# Finding $f'(t)$ for a quotient

I am suppose to find $f'(t)$ for $$f(t)=\frac{2t+1}{t+3} .$$

I know it seems simple, I plug everything in and I don't get close to the proper answer.

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Try $f(t)=2-5/(t+3)$ and proceed. – Did Sep 11 '11 at 22:00
Where does 2-5 come from? – user138246 Sep 11 '11 at 22:01
Try to compute $f(t)-2$ and the light will come. – Did Sep 11 '11 at 22:02
@Jordan: Long division:$$\frac{2t+1}{t+3} = \frac{2(t+3)-5}{t+3} = \frac{2(t+3)}{t+3}+\frac{-5}{t+3} = 2 - \frac{5}{t+3}.$$ – Arturo Magidin Sep 11 '11 at 22:03
I am not sure what that means but I got $(2(a+h)+1) /(a+h+3)$ – user138246 Sep 11 '11 at 22:04

\begin{align*} \lim_{h\to 0}\frac{f(t+h) - f(t)}{h} &= \lim_{h\to 0}\frac{\frac{2(t+h)+1}{(t+h)+3} - \frac{2t+1}{t+3}}{h} \\ &\strut\\ &=\lim_{h\to 0}\frac{\frac{2t+2h+1}{t+h+3}- \frac{2t+1}{t+3}}{\frac{h}{1}}\\ &\strut\\ &= \lim_{h\to 0}\frac{1}{h}\left(\frac{2t+2h+1}{t+h+3} - \frac{2t+1}{t+3}\right)\\ &\strut\\ &=\lim_{h\to 0}\frac{1}{h}\left(\frac{(2t+2h+1)(t+3)}{(t+h+3)(t+3)} - \frac{(2t+1)(t+h+3)}{(t+3)(t+h+3)}\right)\\ &\strut\\ &=\lim_{h\to 0}\frac{1}{h}\left(\frac{(2t+2h+1)(t+3) - (2t+1)(t+h+3)}{(t+3)(t+h+3)}\right)\\ &\strut\\ &=\lim_{h\to 0}\frac{1}{h}\left(\frac{2t^2 + 2ht + t + 6t + 6h + 3 - (2t^2 + 2th + 6t +t + h + 3)}{(t+3)(t+h+3)}\right)\\ &\strut\\ &=\lim_{h\to 0}\frac{1}{h}\left(\frac{2t^2 + 2ht + 7t + 6h + 3 - 2t^2 - 2th - 7t -h - 3}{(t+3)(t+h+3)}\right)\\ &\strut\\ &=\lim_{h\to 0}\frac{1}{h}\left(\frac{5h}{(t+3)(t+h+3)}\right). \end{align*} Nothing but algebra so far.

Can you take it from here?

If you made a mistake in your own derivation, have you spotted it?

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@Jordan: What "first step all over $t+3$"? In the first step we just have, inside the limit,$$\frac{f(t+h)-f(t)}{h} = \frac{\quad\frac{2(t+h)+1}{(t+h)+3} - \frac{2t+1}{t+3}\quad}{h}.$$Just plug in $t+h$ for $t$ into the formula for $f$ to find $f(t+h)$. Not everything is divided by $t+3$. – Arturo Magidin Sep 11 '11 at 22:19
Okay I think I follow, why did you use 1/h in the problem though, is that just to make it look cleaner? – user138246 Sep 11 '11 at 22:23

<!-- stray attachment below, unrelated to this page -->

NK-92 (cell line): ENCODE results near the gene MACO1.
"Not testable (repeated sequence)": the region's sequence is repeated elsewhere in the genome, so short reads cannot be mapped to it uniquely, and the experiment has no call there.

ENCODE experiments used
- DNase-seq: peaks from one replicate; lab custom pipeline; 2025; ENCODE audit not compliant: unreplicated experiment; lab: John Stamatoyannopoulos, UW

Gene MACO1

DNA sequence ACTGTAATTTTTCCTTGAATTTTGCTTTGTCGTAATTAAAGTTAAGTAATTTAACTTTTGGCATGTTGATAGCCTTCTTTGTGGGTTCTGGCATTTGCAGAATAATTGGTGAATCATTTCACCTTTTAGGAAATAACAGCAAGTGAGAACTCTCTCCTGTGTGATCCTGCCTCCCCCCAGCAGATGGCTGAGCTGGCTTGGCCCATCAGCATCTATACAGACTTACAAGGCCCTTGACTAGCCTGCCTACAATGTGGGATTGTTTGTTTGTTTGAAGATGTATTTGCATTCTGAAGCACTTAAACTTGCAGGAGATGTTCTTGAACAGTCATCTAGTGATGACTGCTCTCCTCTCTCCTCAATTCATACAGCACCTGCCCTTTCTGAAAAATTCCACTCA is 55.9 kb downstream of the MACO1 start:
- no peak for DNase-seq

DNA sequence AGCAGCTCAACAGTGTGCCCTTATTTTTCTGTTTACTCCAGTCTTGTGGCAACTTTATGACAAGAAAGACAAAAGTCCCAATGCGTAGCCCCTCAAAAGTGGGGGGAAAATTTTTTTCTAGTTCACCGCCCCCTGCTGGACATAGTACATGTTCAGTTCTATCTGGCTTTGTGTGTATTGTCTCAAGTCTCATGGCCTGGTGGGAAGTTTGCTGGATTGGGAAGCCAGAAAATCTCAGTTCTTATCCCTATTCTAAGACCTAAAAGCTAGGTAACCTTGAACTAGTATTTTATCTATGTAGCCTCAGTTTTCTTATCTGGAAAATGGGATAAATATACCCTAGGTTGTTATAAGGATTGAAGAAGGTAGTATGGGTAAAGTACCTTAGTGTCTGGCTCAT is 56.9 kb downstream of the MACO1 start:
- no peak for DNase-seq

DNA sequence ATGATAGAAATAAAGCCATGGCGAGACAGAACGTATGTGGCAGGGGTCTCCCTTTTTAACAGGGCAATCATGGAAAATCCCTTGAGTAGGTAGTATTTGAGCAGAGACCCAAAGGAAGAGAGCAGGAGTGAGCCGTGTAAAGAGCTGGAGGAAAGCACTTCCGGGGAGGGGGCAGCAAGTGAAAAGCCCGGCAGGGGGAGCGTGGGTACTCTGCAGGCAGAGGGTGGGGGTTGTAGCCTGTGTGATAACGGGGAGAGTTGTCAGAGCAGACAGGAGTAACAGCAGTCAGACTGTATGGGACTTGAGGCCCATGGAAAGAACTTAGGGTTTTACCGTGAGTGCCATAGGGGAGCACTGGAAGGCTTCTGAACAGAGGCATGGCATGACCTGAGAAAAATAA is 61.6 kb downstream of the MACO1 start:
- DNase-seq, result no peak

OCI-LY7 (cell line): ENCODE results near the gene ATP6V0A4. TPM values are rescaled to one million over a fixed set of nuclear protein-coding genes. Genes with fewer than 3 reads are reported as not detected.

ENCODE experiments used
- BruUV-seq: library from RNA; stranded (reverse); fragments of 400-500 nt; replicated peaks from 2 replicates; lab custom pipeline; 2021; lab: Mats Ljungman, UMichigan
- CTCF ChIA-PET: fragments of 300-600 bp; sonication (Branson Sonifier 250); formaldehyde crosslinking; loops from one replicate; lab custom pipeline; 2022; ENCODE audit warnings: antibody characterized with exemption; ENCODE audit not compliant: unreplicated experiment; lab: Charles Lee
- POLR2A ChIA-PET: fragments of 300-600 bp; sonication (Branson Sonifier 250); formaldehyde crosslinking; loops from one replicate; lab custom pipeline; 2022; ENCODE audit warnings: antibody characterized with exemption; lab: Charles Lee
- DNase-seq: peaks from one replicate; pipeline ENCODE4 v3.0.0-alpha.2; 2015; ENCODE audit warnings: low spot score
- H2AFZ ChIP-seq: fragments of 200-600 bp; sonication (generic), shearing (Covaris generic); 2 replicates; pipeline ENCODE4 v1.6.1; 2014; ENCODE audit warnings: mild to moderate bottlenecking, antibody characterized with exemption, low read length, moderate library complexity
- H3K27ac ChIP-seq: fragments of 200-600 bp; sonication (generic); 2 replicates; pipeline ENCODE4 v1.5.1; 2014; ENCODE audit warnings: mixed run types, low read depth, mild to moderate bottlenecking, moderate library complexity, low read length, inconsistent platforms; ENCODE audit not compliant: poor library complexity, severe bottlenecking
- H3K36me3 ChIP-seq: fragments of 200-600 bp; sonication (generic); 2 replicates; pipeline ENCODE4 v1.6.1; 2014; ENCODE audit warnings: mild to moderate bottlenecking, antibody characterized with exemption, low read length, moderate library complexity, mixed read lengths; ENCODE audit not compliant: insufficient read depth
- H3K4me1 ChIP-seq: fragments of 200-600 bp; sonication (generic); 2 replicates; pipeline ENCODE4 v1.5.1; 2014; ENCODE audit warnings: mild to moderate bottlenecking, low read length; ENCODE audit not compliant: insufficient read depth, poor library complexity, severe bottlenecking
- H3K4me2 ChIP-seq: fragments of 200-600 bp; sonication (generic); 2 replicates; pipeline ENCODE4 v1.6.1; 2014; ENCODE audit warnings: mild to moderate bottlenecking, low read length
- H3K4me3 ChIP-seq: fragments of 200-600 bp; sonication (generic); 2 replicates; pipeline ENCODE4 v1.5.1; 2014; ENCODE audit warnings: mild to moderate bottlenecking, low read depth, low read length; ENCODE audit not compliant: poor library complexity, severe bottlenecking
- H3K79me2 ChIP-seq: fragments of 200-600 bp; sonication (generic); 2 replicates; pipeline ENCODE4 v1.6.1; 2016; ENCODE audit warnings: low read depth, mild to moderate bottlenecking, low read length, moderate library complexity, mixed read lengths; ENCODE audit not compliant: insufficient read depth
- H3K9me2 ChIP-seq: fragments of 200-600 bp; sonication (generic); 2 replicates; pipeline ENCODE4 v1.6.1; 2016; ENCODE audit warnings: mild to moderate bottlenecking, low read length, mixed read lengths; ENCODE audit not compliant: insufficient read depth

I think I got it all, I just don't know what to do next. – user138246 Sep 11 '11 at 22:25
@Jordan: Dividing by $h$ is the same thing as multiplying by $\frac{1}{h}$. Because it is easy to get confused when you have fractions of fractions, it is best to turn it into simple fractions quickly, to avoid errors down the line. So instead of having a fraction divided by $h$, we have a fraction multiplied by $\frac{1}{h}$. – Arturo Magidin Sep 11 '11 at 22:26
@Jordan: Same as usual: If you try evaluating you get $\frac{0}{0}$. Is there something easy to cancel in the expression we have, so that the resulting limit can be computed by simply plugging in $0$? – Arturo Magidin Sep 11 '11 at 22:26

While people tout the quotient rule, I want to mention that performing the product rule can work here too. Usually, the product rule says that $(f(x)g(x))' = f'(x)g(x) + f(x)g'(x)$, so here you can take $f(t) = (2t+1)$ and $g(t) = \dfrac{1}{t+3} = (t+3)^{-1}$.

I'm assuming you know the quotient rule and it's just not coming out right, so I'm giving you a method to check those answers. Of course, you could also check your product rule derivatives with the quotient rule in the same way, but that sounds unwieldy.

I also want to remind you to remember the chain rule.

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I have no idea about any of these rules. I just looked in my book, it is in the next chapter. – user138246 Sep 11 '11 at 22:06
@Jordan: Oh, that's too bad. Well, then Arturo and Didier have the right path, and that's what you need to do. – mixedmath Sep 11 '11 at 22:09

$\frac{(2t+1)}{(t+3)}$

You can use the quotient rule:

http://en.wikipedia.org/wiki/Quotient_rule

Make $2t+1$ the function $g(x)$ and make $(t+3)$ the function $h(x)$

$f'(x) = \frac{h(x)g\prime(x)-h\prime(x)g(x)}{[h(x)^2]}$

$f'(x) = \frac{(t+3)2-1(2t+1)}{(t+3)^2}$

$f'(x) = \frac{2t+6-2t-1}{(t+3)^2}$

$f'(x) = \frac{5}{(t+3)^2}$

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Hmm, out of curiosity what is wrong with this? – Dair Sep 11 '11 at 22:15
I do not know the quotient rules. That is not until my next chapter. – user138246 Sep 11 '11 at 22:16
@Jordan: Are you not getting this from the chapter with the quotient rule? – Dair Sep 11 '11 at 22:21
I am using the horrible Early Transcendental 7e Steward book. I have a test on chapter 2, but the rules are in chapter 3. – user138246 Sep 11 '11 at 22:26

$f( t)=\frac{{2t + 1}}{{t + 3}}=\frac{{2t + 6 - 5}}{{t + 3}} = \frac{{2(t + 3) - 5}}{{t + 3}} = \frac{{2(t + 3)}}{{t + 3}} - \frac{5}{{t + 3}} = 2 - \frac{5}{{t + 3}}$

$\text{Let } g(t) = \frac{5}{{t + 3}}{\text{ , so }}f(t) = 2 - g(t) \Rightarrow f'(t) = 2' - g'(t) \Rightarrow f'(t) = -g'(t)$

$\text{Since }(\frac{u}{v})' = \frac{{u'v - v'u}}{{{v^2}}} \Rightarrow g'(t) = \frac{{5'(t + 3) - 5(t + 3)'}}{{{{(t + 3)}^2}}} \Rightarrow g'(t) = - \frac{{5(t' + 3')}}{{{{(t + 3)}^2}}}$

$g'(t) = - \frac{5}{{{{(t + 3)}^2}}}\text{ ,and since we showed that }f'(t) =- g'(t) \Rightarrow f'(t) = \frac{5}{{{{(t + 3)}^2}}}$

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